Most Americans probably assume that public institutions have an obligation to serve the public good. And how better for a public land grant university to serve the public than to address the continued degradation of the land that provides our sustenance? Solving important public problems is what public university science should be all about. But in the 1980’s many agricultural scientists could not admit there was a problem.
Reports that only 5% of rural wells had traces of pesticide and only 12% of rural wells had high nitrate levels were not viewed as a problem by apologists for industrial agriculture inside and outside the university. During the winter of 1989-90, an analysis of every major snowfall event across the corn belt found only traces of the commonly used corn herbicide, Atrazine. This was declared simply the cost of doing business – the “price of bounty.”
Even once we acknowledged evidence that all was not right, the debate continued as to whether the problem was indeed worth our attention. The scientists inside the public university system who had invested so much in the development of industrial agriculture remained reluctant to accept that something might be wrong. It took public groups to bring pressure on the university system to begin to address these problems. In a democracy, the public must be involved. While science can help define the problem, community values and public debate must help determine where public resources are focused.
As a young scientist deeply engaged in the sustainable agriculture controversy, I found the response of some of my colleagues disappointing. Somehow I expected scientists to respond with more curiosity to the claims being made by farmers and environmentalists that something was not right with American agriculture.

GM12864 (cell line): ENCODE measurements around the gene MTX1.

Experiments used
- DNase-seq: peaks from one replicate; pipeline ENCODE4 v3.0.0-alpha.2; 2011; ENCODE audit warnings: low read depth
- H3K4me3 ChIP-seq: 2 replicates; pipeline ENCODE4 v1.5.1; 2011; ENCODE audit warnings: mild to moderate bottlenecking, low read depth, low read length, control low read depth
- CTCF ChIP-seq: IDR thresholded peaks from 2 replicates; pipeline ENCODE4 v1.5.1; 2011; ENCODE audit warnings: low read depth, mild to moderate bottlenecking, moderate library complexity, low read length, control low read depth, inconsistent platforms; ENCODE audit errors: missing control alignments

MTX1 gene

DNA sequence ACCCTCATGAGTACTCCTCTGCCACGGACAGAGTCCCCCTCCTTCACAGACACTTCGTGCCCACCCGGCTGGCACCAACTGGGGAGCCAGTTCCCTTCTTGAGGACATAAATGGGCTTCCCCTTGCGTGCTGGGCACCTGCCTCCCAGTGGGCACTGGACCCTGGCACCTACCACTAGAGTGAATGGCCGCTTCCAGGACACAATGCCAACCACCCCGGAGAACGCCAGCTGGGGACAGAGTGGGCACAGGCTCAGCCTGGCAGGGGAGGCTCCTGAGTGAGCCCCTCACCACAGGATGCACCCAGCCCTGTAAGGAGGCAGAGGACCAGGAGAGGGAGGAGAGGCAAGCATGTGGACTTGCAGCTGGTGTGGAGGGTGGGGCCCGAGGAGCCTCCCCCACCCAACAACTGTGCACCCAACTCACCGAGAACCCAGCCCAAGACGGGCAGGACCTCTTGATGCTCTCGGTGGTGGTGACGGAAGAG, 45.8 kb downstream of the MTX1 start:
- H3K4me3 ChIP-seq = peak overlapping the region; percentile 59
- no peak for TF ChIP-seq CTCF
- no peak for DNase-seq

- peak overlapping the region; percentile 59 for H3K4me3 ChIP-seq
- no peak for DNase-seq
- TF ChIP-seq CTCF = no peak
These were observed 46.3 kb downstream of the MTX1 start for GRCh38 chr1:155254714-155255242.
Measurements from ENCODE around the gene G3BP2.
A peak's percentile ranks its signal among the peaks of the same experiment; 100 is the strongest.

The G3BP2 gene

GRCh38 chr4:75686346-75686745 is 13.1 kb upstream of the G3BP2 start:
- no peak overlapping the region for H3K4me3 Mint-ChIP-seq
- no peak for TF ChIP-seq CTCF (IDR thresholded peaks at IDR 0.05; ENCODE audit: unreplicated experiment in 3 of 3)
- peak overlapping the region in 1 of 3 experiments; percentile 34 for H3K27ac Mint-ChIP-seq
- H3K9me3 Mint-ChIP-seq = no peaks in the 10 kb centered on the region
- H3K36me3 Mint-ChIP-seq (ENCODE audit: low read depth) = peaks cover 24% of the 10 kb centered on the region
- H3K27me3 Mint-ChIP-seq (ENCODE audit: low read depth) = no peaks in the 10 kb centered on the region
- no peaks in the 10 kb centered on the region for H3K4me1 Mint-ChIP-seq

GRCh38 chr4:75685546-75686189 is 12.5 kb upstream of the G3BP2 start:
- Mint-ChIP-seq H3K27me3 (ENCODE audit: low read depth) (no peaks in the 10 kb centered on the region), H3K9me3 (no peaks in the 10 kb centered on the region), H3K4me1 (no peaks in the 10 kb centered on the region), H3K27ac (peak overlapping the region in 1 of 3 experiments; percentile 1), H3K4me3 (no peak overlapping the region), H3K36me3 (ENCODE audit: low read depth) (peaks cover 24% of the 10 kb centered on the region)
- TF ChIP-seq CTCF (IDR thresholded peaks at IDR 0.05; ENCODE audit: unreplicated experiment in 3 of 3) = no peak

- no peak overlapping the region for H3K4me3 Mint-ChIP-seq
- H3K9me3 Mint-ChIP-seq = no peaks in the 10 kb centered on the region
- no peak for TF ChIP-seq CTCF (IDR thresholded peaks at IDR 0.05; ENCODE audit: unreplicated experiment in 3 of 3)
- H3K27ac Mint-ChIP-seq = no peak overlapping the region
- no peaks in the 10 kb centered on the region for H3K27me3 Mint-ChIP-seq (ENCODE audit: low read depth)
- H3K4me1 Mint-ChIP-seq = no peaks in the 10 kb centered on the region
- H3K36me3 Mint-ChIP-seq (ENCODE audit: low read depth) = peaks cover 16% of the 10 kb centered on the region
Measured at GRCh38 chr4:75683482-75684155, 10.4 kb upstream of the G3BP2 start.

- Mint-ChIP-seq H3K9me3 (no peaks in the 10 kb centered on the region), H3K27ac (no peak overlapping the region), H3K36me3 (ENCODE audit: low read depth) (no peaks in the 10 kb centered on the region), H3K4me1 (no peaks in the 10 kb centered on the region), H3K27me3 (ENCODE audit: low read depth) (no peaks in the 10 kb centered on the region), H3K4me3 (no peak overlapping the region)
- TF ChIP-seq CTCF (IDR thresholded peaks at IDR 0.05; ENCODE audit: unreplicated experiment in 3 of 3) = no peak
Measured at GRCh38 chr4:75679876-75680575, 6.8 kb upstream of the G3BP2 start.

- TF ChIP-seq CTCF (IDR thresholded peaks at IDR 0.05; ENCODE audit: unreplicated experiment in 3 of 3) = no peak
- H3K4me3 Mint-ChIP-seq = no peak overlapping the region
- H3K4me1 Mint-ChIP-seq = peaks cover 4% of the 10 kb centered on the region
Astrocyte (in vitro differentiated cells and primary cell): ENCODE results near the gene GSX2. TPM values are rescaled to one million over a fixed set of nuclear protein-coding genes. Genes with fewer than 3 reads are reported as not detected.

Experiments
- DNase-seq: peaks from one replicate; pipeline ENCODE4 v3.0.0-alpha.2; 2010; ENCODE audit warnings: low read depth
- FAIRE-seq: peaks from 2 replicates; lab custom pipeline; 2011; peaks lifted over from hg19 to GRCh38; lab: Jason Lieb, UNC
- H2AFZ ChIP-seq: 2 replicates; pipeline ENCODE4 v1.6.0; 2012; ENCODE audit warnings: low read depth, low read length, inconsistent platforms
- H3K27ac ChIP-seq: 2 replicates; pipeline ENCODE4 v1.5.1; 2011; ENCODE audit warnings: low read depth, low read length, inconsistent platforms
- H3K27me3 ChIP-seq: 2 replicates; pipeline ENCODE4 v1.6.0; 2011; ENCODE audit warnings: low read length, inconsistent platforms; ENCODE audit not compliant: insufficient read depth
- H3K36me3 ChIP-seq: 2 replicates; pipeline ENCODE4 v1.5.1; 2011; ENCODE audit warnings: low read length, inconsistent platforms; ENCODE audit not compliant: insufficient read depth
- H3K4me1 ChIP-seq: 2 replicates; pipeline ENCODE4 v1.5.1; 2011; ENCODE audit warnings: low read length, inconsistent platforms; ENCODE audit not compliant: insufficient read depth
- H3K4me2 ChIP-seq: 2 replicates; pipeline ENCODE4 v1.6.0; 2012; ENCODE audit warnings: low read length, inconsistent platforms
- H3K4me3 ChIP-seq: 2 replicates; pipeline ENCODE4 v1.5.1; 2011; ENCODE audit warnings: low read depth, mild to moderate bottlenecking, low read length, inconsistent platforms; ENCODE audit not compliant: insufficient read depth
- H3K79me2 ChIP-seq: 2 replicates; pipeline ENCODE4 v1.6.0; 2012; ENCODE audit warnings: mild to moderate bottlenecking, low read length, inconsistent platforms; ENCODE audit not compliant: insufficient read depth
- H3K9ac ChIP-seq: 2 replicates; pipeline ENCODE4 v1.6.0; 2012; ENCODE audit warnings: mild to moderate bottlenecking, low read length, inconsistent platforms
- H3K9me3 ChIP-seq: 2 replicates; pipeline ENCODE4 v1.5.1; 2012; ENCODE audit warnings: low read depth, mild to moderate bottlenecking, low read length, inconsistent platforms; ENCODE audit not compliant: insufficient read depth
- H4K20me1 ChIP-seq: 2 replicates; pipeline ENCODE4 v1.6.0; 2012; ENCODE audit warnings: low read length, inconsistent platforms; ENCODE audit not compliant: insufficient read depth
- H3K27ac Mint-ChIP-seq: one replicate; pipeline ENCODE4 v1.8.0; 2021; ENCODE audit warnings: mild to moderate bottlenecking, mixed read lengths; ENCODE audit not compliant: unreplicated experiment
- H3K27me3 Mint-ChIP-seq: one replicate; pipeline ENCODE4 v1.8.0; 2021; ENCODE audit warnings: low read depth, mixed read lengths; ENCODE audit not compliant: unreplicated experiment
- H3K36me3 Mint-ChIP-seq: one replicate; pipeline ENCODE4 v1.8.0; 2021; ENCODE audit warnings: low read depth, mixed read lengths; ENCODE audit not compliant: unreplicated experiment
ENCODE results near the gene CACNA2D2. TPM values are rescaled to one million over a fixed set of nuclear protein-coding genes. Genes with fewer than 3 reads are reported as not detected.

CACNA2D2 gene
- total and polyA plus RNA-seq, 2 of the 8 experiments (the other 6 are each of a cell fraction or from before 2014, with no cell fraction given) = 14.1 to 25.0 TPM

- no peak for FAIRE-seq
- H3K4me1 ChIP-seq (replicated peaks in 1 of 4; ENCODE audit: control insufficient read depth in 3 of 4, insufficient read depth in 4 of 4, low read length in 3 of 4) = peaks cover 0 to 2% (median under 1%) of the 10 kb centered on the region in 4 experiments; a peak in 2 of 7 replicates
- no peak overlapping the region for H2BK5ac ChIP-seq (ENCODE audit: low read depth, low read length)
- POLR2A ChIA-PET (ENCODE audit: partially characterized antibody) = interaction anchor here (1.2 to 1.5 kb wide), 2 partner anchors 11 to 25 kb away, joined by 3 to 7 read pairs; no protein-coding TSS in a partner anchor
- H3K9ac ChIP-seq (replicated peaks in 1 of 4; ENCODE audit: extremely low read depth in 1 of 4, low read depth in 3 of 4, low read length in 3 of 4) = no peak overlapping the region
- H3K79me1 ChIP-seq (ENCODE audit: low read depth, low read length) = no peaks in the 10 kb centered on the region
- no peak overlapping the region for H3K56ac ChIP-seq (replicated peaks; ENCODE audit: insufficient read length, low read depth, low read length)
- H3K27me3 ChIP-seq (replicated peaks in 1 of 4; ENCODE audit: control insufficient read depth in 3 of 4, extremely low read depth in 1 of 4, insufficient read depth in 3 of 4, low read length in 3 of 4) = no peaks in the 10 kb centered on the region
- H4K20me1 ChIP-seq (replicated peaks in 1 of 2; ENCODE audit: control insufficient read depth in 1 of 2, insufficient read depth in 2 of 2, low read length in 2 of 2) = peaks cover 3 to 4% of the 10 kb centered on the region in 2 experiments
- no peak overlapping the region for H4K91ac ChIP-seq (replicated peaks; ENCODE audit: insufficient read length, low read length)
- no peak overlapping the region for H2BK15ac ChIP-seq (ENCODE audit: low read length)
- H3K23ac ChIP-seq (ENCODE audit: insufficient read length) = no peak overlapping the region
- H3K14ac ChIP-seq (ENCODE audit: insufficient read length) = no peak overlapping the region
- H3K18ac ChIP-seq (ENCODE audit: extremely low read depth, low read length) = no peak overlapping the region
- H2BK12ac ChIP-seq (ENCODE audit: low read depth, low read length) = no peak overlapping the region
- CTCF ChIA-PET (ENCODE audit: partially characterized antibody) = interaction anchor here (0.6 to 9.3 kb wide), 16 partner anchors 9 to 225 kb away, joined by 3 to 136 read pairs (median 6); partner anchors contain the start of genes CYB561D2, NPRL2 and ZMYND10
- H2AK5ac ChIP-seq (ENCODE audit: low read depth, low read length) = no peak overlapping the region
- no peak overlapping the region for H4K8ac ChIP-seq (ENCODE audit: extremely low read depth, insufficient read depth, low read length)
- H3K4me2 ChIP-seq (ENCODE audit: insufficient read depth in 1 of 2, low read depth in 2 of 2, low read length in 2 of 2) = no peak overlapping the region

Today, most university agricultural programs are willing to address the environmental degradation and resource depletion associated with modern agriculture. But new ideas are often still met with skepticism, and some of the most interesting work being done in sustainable food and farming is not initiated inside the university, but by creative practitioners. New ideas that came from outside the university, and deserving of our attention are:
- permaculture and forest gardening,
- rotational grazing and seasonal dairying,
- food sovereignty,
- carbon farming,
- urban agriculture, and
- edible landscapes….
We still need to face some unpleasant truths about the public university system.
We will likely continue to be skeptics, as that is the nature of science. But I hope we can learn to be more open to innovation and creativity when it comes from outside the institution. Many farmers have criticized the public land grant universities as being reluctant to consider new ideas generated in the field (the “not invented here” syndrome).
There is some truth to this critique.
If we are to learn from the “early days” of sustainable agriculture, we must recognize that criticism from outside the institution should be welcomed. It says that someone cares about what we do and how we are doing it. And if we are willing to listen, the criticism helps us focus on what we should be doing. It keeps us sharp – and it pushes us to do better.
Please don’t stop caring and criticizing YOUR public university.
I’d appreciate it if you would share this post with your friends. And for more ideas, videos and challenges along these lines, please join my Facebook Group; Just Food Now.